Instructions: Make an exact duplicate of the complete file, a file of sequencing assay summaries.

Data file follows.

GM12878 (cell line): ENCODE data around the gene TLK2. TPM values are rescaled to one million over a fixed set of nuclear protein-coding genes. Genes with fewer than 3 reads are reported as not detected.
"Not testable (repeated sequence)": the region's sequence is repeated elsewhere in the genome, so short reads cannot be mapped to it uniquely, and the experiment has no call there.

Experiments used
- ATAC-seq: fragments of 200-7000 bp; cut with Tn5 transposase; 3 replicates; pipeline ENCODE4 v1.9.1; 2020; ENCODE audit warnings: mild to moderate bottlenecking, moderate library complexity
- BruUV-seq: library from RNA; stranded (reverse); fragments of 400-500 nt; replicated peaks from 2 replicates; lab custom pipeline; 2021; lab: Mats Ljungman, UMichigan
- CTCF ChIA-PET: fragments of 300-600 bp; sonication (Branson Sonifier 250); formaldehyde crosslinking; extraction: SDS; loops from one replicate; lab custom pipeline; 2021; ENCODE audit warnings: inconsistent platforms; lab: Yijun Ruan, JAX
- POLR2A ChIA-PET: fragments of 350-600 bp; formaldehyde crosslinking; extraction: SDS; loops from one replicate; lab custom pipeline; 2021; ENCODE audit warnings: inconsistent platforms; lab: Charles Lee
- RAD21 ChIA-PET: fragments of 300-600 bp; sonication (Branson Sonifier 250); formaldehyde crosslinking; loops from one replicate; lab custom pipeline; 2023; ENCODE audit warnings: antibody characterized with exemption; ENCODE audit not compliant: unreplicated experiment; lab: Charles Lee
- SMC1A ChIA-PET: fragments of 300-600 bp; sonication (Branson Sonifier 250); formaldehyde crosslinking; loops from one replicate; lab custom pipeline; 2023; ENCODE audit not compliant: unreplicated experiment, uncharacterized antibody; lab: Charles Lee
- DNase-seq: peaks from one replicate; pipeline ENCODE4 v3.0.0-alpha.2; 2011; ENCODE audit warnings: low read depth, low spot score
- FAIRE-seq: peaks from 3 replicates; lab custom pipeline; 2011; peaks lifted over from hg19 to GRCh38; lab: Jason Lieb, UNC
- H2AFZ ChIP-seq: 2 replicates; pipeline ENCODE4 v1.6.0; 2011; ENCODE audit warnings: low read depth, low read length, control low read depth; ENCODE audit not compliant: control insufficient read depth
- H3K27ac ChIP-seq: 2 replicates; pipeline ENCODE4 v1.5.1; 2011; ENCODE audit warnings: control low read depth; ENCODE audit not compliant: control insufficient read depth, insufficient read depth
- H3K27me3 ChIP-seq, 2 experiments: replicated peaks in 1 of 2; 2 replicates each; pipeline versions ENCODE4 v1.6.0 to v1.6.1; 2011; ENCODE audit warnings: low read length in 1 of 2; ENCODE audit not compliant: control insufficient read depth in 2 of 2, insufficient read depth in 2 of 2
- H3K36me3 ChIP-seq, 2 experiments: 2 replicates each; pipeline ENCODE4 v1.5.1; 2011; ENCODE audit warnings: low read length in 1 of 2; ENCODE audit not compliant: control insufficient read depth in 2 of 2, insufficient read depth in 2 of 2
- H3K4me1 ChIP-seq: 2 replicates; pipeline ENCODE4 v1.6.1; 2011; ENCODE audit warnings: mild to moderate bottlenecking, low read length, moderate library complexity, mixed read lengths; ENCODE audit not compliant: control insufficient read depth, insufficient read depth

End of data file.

GM12878 (cell line): ENCODE data around the gene TLK2. TPM values are rescaled to one million over a fixed set of nuclear protein-coding genes. Genes with fewer than 3 reads are reported as not detected.
"Not testable (repeated sequence)": the region's sequence is repeated elsewhere in the genome, so short reads cannot be mapped to it uniquely, and the experiment has no call there.

Experiments used
- ATAC-seq: fragments of 200-7000 bp; cut with Tn5 transposase; 3 replicates; pipeline ENCODE4 v1.9.1; 2020; ENCODE audit warnings: mild to moderate bottlenecking, moderate library complexity
- BruUV-seq: library from RNA; stranded (reverse); fragments of 400-500 nt; replicated peaks from 2 replicates; lab custom pipeline; 2021; lab: Mats Ljungman, UMichigan
- CTCF ChIA-PET: fragments of 300-600 bp; sonication (Branson Sonifier 250); formaldehyde crosslinking; extraction: SDS; loops from one replicate; lab custom pipeline; 2021; ENCODE audit warnings: inconsistent platforms; lab: Yijun Ruan, JAX
- POLR2A ChIA-PET: fragments of 350-600 bp; formaldehyde crosslinking; extraction: SDS; loops from one replicate; lab custom pipeline; 2021; ENCODE audit warnings: inconsistent platforms; lab: Charles Lee
- RAD21 ChIA-PET: fragments of 300-600 bp; sonication (Branson Sonifier 250); formaldehyde crosslinking; loops from one replicate; lab custom pipeline; 2023; ENCODE audit warnings: antibody characterized with exemption; ENCODE audit not compliant: unreplicated experiment; lab: Charles Lee
- SMC1A ChIA-PET: fragments of 300-600 bp; sonication (Branson Sonifier 250); formaldehyde crosslinking; loops from one replicate; lab custom pipeline; 2023; ENCODE audit not compliant: unreplicated experiment, uncharacterized antibody; lab: Charles Lee
- DNase-seq: peaks from one replicate; pipeline ENCODE4 v3.0.0-alpha.2; 2011; ENCODE audit warnings: low read depth, low spot score
- FAIRE-seq: peaks from 3 replicates; lab custom pipeline; 2011; peaks lifted over from hg19 to GRCh38; lab: Jason Lieb, UNC
- H2AFZ ChIP-seq: 2 replicates; pipeline ENCODE4 v1.6.0; 2011; ENCODE audit warnings: low read depth, low read length, control low read depth; ENCODE audit not compliant: control insufficient read depth
- H3K27ac ChIP-seq: 2 replicates; pipeline ENCODE4 v1.5.1; 2011; ENCODE audit warnings: control low read depth; ENCODE audit not compliant: control insufficient read depth, insufficient read depth
- H3K27me3 ChIP-seq, 2 experiments: replicated peaks in 1 of 2; 2 replicates each; pipeline versions ENCODE4 v1.6.0 to v1.6.1; 2011; ENCODE audit warnings: low read length in 1 of 2; ENCODE audit not compliant: control insufficient read depth in 2 of 2, insufficient read depth in 2 of 2
- H3K36me3 ChIP-seq, 2 experiments: 2 replicates each; pipeline ENCODE4 v1.5.1; 2011; ENCODE audit warnings: low read length in 1 of 2; ENCODE audit not compliant: control insufficient read depth in 2 of 2, insufficient read depth in 2 of 2
- H3K4me1 ChIP-seq: 2 replicates; pipeline ENCODE4 v1.6.1; 2011; ENCODE audit warnings: mild to moderate bottlenecking, low read length, moderate library complexity, mixed read lengths; ENCODE audit not compliant: control insufficient read depth, insufficient read depth